He was clinging tightly to his hope that all things had purpose. Or all people. That’s what he used to believe, before he’d realized how naive he’d been.
Nope. Stop it. Negative self-cycles of destructive thoughts helped *noone*.
Yael: What are the bells for?
They approached several heavy ropes which looked as if they were meant to be pulled, connected to chimes high above. There were papers… little papers. He reached in and picked a piece from the display, turning it over… there were Kanji, but he couldn’t read them.
Alora paused. They had just entered the walkway that led up to the temple itself. In real life, people would have been there, tourists of all kinds, coming to visit the grounds, to see what they could of the temple even if they couldn’t walk inside. The archway above hosted the bells, and the papers rustled slightly in the wind. She tugged her gaze away from the plethora to focus on the small pieces that Ashley had unrolled.
DeVeau: Oh, these are omikuji! Fortunes.
Yael: Fortunes? What does mine say?
He handed her the slip, assuming she could read the language.
Alora took it and turned it the proper way around. She then pointed to a set of two kanji.
DeVeau: This part is the ‘general’, or overall blessing. This says you will be dai kichi. Greatly blessed.
Alora had turned off the translator, which had allowed her to translate for him instead. Probably best if he was going to have an omikuji read to him.
DeVeau: This is the more ‘specific’ blessing. It’s always given in poetry, and sometimes it can be hard to understand.
Alora rattled off the Japanese, then spoke again, that time in English.
DeVeau: The sun does not always shine, and clouds can keep it hidden. The rain only shelters it from sight, and can never strike it down. Have patience and it will smile again.
Yael: That’s… definitely poetic. ::not the most poetic of persons, but at least it sounded positive:: What does that mean, though?
DeVeau: Hm….that’s not for me to say. It’s your fortune, not mine.
Alora reached up to clasp another piece of paper. After unrolling it, she wrinkled her nose and folded it so that it was one, long strip.
DeVeau: Mine was not so fortunate.
Yael: ::glancing up at the strings with papers floating in the breeze:: Is that what this is for?
DeVeau: In Japan, if you get a bad fortune, you tie it to a tree for instance, or some places provide string, and you leave it behind.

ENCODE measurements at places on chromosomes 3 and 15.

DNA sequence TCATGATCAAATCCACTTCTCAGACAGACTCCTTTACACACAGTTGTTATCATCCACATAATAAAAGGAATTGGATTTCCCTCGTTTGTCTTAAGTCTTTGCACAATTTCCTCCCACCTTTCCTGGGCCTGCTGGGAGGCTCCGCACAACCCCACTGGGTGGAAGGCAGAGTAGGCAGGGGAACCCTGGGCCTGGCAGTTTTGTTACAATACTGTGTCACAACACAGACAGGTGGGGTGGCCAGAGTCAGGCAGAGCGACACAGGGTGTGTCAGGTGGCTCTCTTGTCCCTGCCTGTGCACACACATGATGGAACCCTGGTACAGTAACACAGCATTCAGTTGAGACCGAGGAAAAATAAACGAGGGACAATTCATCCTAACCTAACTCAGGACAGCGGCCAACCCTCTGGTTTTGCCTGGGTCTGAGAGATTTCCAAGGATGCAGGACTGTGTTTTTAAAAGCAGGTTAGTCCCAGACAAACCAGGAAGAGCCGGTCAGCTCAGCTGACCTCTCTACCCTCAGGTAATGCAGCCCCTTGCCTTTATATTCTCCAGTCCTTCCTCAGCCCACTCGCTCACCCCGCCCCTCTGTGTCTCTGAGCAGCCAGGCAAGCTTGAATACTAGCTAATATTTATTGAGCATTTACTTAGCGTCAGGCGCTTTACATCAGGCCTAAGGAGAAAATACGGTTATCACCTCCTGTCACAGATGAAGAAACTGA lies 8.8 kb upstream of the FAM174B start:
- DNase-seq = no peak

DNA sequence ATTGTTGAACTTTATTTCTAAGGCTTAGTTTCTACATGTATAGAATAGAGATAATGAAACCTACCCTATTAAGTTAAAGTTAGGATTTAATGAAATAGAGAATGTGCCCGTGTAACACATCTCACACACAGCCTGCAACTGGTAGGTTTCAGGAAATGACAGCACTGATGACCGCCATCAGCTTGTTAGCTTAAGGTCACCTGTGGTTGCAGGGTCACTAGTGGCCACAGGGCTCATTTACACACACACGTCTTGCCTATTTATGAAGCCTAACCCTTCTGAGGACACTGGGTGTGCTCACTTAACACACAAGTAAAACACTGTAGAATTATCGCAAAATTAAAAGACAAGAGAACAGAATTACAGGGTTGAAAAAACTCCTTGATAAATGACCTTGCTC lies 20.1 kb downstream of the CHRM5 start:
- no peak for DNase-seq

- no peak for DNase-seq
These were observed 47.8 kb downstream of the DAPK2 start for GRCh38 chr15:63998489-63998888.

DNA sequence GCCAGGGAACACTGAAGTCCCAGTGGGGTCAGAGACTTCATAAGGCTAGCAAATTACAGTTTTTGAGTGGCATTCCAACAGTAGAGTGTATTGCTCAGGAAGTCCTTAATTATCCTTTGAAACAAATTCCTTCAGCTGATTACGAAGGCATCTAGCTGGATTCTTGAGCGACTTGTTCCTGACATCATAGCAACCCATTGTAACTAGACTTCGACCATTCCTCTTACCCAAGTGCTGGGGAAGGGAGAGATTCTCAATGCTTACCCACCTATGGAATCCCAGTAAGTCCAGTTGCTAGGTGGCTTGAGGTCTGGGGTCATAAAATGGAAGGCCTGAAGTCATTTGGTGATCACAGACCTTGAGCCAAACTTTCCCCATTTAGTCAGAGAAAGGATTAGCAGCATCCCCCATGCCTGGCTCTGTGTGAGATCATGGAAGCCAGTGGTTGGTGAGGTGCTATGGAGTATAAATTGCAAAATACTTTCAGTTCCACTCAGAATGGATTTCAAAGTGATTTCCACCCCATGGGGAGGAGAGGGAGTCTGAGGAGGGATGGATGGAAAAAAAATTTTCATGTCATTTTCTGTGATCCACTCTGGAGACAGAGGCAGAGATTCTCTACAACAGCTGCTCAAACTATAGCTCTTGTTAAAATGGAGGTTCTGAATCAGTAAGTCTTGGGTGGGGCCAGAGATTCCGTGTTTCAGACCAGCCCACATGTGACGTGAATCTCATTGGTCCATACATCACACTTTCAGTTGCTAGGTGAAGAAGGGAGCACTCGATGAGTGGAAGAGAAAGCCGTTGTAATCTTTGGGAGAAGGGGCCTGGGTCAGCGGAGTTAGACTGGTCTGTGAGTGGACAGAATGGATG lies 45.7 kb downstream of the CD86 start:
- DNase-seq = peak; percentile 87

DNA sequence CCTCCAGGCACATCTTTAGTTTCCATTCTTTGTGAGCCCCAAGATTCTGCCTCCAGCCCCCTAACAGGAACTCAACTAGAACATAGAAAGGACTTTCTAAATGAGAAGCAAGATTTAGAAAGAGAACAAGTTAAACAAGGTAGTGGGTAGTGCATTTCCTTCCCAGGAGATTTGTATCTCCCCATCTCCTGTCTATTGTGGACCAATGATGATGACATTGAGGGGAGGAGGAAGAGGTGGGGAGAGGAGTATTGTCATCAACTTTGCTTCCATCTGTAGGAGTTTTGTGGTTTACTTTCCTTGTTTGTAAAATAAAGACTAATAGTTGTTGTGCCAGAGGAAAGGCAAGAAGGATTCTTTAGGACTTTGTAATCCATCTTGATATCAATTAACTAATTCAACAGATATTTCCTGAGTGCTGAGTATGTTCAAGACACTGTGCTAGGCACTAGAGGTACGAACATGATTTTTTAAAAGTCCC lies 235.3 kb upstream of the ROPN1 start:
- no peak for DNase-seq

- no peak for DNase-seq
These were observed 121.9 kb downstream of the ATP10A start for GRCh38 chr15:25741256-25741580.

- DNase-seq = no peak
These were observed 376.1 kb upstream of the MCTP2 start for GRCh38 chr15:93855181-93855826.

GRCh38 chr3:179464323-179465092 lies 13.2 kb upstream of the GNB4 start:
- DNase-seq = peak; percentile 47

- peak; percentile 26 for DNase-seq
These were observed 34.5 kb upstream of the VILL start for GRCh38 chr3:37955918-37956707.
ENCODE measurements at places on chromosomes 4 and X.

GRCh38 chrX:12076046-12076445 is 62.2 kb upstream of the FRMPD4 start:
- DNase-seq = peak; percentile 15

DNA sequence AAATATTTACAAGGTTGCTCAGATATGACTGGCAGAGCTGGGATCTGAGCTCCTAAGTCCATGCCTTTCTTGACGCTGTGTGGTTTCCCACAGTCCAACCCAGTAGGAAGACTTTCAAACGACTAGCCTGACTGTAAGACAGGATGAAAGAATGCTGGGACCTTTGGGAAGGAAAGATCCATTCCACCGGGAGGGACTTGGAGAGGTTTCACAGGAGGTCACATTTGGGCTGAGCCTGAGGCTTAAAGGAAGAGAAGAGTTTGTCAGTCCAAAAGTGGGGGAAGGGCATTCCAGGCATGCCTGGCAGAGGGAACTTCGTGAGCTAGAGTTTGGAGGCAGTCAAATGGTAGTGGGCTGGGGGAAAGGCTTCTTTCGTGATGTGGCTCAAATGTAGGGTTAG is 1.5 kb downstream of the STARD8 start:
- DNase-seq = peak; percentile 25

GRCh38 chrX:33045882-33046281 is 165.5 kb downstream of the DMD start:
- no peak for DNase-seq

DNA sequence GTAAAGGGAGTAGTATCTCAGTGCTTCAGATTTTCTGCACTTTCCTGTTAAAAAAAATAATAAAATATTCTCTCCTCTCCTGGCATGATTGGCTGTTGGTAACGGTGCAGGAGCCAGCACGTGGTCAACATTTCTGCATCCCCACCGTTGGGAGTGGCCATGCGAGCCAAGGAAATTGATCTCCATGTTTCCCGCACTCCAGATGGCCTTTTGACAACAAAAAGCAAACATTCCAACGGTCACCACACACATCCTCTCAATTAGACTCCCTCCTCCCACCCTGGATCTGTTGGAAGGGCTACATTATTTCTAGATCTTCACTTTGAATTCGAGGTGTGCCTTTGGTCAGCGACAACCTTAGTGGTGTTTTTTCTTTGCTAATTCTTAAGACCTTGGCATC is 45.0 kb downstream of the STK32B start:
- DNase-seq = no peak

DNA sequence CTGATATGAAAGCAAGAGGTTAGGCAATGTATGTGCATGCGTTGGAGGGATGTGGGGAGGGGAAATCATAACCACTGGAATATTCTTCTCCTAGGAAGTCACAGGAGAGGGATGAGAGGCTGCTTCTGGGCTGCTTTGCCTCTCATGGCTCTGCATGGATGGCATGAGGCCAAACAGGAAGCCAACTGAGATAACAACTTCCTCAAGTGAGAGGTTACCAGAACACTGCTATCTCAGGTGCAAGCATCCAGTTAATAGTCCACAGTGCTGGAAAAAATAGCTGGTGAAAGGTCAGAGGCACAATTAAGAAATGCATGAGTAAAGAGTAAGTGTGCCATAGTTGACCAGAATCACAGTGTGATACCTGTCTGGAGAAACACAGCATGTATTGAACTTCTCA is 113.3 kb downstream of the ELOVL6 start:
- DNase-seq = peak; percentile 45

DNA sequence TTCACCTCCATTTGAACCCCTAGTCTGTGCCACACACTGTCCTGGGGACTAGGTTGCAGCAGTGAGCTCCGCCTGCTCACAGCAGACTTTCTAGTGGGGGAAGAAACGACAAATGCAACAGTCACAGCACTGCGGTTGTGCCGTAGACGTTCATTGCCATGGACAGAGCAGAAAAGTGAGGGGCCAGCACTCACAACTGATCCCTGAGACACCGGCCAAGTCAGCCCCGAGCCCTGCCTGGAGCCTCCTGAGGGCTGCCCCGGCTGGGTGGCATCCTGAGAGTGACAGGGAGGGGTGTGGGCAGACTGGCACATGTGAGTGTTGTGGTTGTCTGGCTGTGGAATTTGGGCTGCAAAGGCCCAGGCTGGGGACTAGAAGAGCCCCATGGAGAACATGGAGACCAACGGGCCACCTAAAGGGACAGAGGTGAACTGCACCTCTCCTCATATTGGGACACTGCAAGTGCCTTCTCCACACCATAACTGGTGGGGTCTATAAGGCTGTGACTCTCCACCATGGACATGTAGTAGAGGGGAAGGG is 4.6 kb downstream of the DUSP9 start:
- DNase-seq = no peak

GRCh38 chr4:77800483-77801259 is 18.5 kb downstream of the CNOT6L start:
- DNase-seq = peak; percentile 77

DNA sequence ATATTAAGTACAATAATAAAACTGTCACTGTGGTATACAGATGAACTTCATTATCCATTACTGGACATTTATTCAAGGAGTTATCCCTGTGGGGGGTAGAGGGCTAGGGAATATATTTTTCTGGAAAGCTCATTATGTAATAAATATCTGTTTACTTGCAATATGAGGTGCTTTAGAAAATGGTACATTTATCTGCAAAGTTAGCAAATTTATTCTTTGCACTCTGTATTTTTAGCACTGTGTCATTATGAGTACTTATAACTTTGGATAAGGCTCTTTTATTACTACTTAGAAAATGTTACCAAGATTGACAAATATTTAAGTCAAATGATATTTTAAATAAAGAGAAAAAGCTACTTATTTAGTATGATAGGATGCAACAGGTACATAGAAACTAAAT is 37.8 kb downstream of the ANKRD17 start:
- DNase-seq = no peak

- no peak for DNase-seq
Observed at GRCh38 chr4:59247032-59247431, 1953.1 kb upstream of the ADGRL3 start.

There was no such place there, but that didn't bother Alora. She simply moved over to a small evergreen and, using the tie that had once held it to the chimes, she instead tied it to a branch of the tree.
DeVeau: There. ::She spoke softly.:: Now it can’t follow me.
For a moment, Alora stared at that bit of paper, then turned and rejoined her companion.
DeVeau: Shall we go to the temple proper?
Yael: Certainly. Lead the way.
He followed her further into the temple, into what seemed to be a more private space, though it was just as beautiful. There were delicate details and evidence of careful handiwork everywhere, details that he was sure were culturally significant.
Alora continued onward, passing through the touristy section, the temple waiting patiently before them, stone blocks sentinels as the path straightened the further they went. Eventually, they reached a wooden platform and she stepped up first, waited for Yael to join her, then slid open a panel to step inside. She’d been here a year or so ago, but she had been alone. Now she was with someone else, and she was smacked with a sense of déjà vu
The first floor was wooden, the opulent darkness shadowy compared with alabaster walls. The walls were actually shutters that could open and shut easily to let in as little or much light as one wished. The area was guarded with various figures and golden floral decorations that sat peacefully and silently greeted the visitors. Alora allowed a moment to study the area which was otherwise fairly sparse, then turned and motioned to a stairway which led to the second floor and into a wide, airy room. Four, statues stood silently and still upon short wooden bases of deep, rich, red wood. They took up various postures, but in the middle, on a taller square pedestal sat another figure cast in golden splendour. Those standing acted as guards, a weapon in each. The middle form remained more peaceful, legs crossed as the figure perched in solemn meditation.
DeVeau: This is called the Buddha hall, but this is dedicated to the goddess of mercy, Kannon.
Those very words had been spoken, and she echoed them once again seven years later. Alora shook her head, then glanced over at Yael.
Yael: What do they usually use these temples for? You said monks lived here? ::pausing:: I recall a story about a fire priestess who could see the future, but I’m fairly sure it was a fairytale.
DeVeau: It’s a place to sit and mediate. It’s also a tourist attraction so it brings in a lot of people.
Yael: What do the monks do?
Ensign Ashley Yael
Starbase 118 Ops
Lt. Cmdr. Alora DeVeau
Starbase 118 Ops